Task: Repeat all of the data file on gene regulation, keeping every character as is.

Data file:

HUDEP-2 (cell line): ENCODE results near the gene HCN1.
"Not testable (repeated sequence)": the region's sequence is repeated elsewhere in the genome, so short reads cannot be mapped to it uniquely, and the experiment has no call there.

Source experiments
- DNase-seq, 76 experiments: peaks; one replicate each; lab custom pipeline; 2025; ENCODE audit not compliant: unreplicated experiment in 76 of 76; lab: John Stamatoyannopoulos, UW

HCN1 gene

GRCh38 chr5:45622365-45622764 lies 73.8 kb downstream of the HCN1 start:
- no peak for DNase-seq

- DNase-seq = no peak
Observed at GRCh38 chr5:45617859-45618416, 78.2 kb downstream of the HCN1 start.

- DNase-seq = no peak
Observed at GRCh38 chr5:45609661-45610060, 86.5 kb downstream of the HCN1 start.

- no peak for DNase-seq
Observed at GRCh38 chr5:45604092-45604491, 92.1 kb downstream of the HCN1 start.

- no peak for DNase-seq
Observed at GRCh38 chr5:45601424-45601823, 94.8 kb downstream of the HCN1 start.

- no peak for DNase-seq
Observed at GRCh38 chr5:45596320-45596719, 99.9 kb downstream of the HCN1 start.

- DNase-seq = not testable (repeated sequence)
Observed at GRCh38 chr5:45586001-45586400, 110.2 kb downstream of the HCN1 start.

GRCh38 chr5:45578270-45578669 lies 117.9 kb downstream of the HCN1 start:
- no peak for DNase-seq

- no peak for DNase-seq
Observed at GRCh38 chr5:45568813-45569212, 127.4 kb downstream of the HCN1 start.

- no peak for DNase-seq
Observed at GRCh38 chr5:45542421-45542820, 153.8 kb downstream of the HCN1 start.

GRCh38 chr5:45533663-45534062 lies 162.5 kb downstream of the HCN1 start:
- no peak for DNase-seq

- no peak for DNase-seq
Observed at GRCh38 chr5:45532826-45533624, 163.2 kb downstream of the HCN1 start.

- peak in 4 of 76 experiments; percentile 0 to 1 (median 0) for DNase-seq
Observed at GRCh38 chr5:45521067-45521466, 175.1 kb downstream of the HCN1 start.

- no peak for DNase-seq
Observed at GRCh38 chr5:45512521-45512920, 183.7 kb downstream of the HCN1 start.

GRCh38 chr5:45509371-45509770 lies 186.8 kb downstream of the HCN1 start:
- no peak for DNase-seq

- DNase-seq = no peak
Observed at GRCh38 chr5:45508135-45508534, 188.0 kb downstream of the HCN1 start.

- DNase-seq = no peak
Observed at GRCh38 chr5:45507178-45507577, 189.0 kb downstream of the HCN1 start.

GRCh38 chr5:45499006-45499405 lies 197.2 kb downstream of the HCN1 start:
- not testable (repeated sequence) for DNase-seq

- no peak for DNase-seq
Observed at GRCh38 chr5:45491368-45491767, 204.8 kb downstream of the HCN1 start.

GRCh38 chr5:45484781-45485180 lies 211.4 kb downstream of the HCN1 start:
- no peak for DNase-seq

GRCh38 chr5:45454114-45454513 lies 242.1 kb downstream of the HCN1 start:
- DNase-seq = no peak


HUDEP-2 (cell line): ENCODE results near the gene HCN1.
"Not testable (repeated sequence)": the region's sequence is repeated elsewhere in the genome, so short reads cannot be mapped to it uniquely, and the experiment has no call there.

Source experiments
- DNase-seq, 76 experiments: peaks; one replicate each; lab custom pipeline; 2025; ENCODE audit not compliant: unreplicated experiment in 76 of 76; lab: John Stamatoyannopoulos, UW

HCN1 gene

GRCh38 chr5:45622365-45622764 lies 73.8 kb downstream of the HCN1 start:
- no peak for DNase-seq

- DNase-seq = no peak
Observed at GRCh38 chr5:45617859-45618416, 78.2 kb downstream of the HCN1 start.

- DNase-seq = no peak
Observed at GRCh38 chr5:45609661-45610060, 86.5 kb downstream of the HCN1 start.

- no peak for DNase-seq
Observed at GRCh38 chr5:45604092-45604491, 92.1 kb downstream of the HCN1 start.

- no peak for DNase-seq
Observed at GRCh38 chr5:45601424-45601823, 94.8 kb downstream of the HCN1 start.

- no peak for DNase-seq
Observed at GRCh38 chr5:45596320-45596719, 99.9 kb downstream of the HCN1 start.

- DNase-seq = not testable (repeated sequence)
Observed at GRCh38 chr5:45586001-45586400, 110.2 kb downstream of the HCN1 start.

GRCh38 chr5:45578270-45578669 lies 117.9 kb downstream of the HCN1 start:
- no peak for DNase-seq

- no peak for DNase-seq
Observed at GRCh38 chr5:45568813-45569212, 127.4 kb downstream of the HCN1 start.

- no peak for DNase-seq
Observed at GRCh38 chr5:45542421-45542820, 153.8 kb downstream of the HCN1 start.

GRCh38 chr5:45533663-45534062 lies 162.5 kb downstream of the HCN1 start:
- no peak for DNase-seq

- no peak for DNase-seq
Observed at GRCh38 chr5:45532826-45533624, 163.2 kb downstream of the HCN1 start.

- peak in 4 of 76 experiments; percentile 0 to 1 (median 0) for DNase-seq
Observed at GRCh38 chr5:45521067-45521466, 175.1 kb downstream of the HCN1 start.

- no peak for DNase-seq
Observed at GRCh38 chr5:45512521-45512920, 183.7 kb downstream of the HCN1 start.

GRCh38 chr5:45509371-45509770 lies 186.8 kb downstream of the HCN1 start:
- no peak for DNase-seq

- DNase-seq = no peak
Observed at GRCh38 chr5:45508135-45508534, 188.0 kb downstream of the HCN1 start.

- DNase-seq = no peak
Observed at GRCh38 chr5:45507178-45507577, 189.0 kb downstream of the HCN1 start.

GRCh38 chr5:45499006-45499405 lies 197.2 kb downstream of the HCN1 start:
- not testable (repeated sequence) for DNase-seq

- no peak for DNase-seq
Observed at GRCh38 chr5:45491368-45491767, 204.8 kb downstream of the HCN1 start.

GRCh38 chr5:45484781-45485180 lies 211.4 kb downstream of the HCN1 start:
- no peak for DNase-seq

GRCh38 chr5:45454114-45454513 lies 242.1 kb downstream of the HCN1 start:
- DNase-seq = no peak